Consumers are penalized for something as simple as opening a new checking account

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Surprising things that may affect your credit score
3 years ago
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While few of us take our credit score into account when taking such routine actions as opening a new bank account or applying for a credit card, perhaps we should. That is because these simple actions can shave precious points off of a credit score, and that can result in higher interest rates on mortgages, car loans, credit cards and other debt. These simple actions could end up costing you hundred, or even thousands of dollars, so it makes sense to understand how the world of credit reporting and credit scoring works.

The reason that caution is advised even when opening a checking account is that some banks will routinely pull the credit reports of their new clients when the account is being opened. That action alone could damage your credit score if you are not careful.

While it may not seem fair that consumers are penalized for something as simple as opening a new checking account, there is actually sound reasoning behind this tactic, at least from the point of view of the creditors. Those individuals with at least six inquiries against their credit report are eight times as likely to declare bankruptcy as the individual with no credit report inquires. So to the credit reporting agency, noting such inquiries makes perfect sense.

The good news is that a single added inquiry against the credit report often shaves off less than five points from the FICO score, and the importance of any single inquiry will depend in large part on the overall information contained in the credit report. Those with perfect credit will generally incur far less damage due to added inquiries than those whose credit record is more spotty.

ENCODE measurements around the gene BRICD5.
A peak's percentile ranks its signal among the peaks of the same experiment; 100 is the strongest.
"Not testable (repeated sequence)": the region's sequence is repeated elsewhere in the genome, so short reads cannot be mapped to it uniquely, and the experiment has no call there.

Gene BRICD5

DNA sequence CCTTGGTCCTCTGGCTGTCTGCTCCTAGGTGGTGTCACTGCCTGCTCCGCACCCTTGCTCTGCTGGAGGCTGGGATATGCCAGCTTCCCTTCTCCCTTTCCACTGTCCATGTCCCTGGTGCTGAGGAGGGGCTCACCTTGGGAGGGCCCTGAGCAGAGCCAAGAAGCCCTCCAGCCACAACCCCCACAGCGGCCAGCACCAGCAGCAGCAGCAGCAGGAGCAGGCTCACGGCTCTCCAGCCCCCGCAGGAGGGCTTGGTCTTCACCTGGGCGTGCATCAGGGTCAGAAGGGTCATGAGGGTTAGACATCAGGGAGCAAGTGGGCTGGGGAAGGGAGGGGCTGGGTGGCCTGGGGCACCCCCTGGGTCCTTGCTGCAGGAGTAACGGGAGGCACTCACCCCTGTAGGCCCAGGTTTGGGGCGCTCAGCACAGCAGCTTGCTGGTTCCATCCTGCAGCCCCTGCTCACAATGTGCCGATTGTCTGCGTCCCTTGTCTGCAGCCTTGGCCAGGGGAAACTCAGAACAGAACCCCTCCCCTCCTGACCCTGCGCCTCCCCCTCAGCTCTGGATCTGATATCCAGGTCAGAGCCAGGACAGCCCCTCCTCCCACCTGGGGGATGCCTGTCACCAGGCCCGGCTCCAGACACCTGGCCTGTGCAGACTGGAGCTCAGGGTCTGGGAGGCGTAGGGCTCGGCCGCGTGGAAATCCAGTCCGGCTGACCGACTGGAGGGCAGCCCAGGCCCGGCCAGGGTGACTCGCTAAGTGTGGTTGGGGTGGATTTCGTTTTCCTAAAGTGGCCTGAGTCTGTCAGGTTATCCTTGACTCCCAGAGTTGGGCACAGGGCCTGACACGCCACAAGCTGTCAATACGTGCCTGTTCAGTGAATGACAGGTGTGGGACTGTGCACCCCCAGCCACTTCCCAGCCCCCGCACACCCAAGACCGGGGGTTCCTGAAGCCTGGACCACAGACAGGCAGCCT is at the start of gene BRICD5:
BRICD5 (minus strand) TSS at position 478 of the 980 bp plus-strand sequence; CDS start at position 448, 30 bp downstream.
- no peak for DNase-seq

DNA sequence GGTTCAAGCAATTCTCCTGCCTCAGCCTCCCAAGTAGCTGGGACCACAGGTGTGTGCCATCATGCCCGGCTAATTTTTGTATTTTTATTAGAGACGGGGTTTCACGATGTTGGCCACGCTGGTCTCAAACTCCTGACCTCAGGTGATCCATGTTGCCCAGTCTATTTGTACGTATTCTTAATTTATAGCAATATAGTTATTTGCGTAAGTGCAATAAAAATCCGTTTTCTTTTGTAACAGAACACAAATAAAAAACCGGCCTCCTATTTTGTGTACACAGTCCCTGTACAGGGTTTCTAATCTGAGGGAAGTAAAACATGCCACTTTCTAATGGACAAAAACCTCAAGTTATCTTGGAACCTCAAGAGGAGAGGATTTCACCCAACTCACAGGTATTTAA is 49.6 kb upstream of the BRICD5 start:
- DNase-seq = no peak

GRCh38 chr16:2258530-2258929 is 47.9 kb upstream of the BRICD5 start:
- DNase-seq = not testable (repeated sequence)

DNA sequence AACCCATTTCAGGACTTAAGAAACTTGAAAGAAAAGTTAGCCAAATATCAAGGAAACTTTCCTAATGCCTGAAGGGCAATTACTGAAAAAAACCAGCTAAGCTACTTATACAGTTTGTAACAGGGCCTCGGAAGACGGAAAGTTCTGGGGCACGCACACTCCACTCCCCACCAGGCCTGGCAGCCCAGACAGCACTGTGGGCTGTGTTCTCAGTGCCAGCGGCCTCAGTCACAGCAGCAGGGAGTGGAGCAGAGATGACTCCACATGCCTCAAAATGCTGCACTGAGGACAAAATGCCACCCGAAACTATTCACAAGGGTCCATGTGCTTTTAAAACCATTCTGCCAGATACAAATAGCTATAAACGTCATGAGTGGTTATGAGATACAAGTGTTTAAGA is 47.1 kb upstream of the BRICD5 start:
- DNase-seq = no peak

In addition, credit report inquiries will generally have a larger impact on young people, and on others just beginning to build a credit history, than on those whose credit habits are more established. Even though credit inquiries are important, the most critical factor remains whether or not an individual pays their bills on time.

Even though the impact may be minimal, it still makes sense for those individuals considering a new checking account to find out how the bank handles such accounts in terms of credit reports. Many banks will check with companies like Chex Systems, Inc., in order to determine if the would be customer has a history of writing bad checks. This type of inquiry typically has no impact on credit score.

What can have an impact on an individual's credit score, however, is when the bank takes the extra step of pulling the credit report. Many banks routinely pull the credit reports of all their checking account applicants, so it is a good idea to ask first if this is a concern.

When it comes to knowing which actions may affect your credit score, it is important to know which actions will trigger a ?œhard??inquiry and which ones trigger only a ?œsoft??one. A hard inquiry will be viewed and evaluated by the credit scoring models, possibly resulting in a change in score. A soft inquiry, on the other hand, will appear on the individual's credit report but will not affect that individual's credit score.

Actions such as checking your own credit report, or being pre-approved for a home equity loan, will generally be soft inquiries and thus will not affect your credit score. Actually applying for that home equity loan, on the other hand, will likely trigger a hard inquiry.

In addition, a credit check made by a potential employer when you apply for a job will count as a soft inquiry and have no effect on credit score. On the other hand, if you contact your credit card issuer and request an increase in your credit limit, you can expect a hard inquiry to result. So too may other seemingly innocuous actions, including signing up for a new gym membership, joining a dating service or taking out a new cell phone plan. All of these institutions sometimes will pull an applicant's credit report, resulting in a hard inquiry and the possible loss of precious FICO points.

So if your credit score is an issue, or if a major purchase, such as a home or a car, is looming on the horizon, it is a good idea to check with any institution with which you are considering a relationship, from the dating service down the street to that great new health club, about their credit reporting process. If a planned action is likely to result in a hard inquiry on your credit report, it may be worthwhile to put it off until after the mortgage or car loan papers have been signed.

By Beconrad
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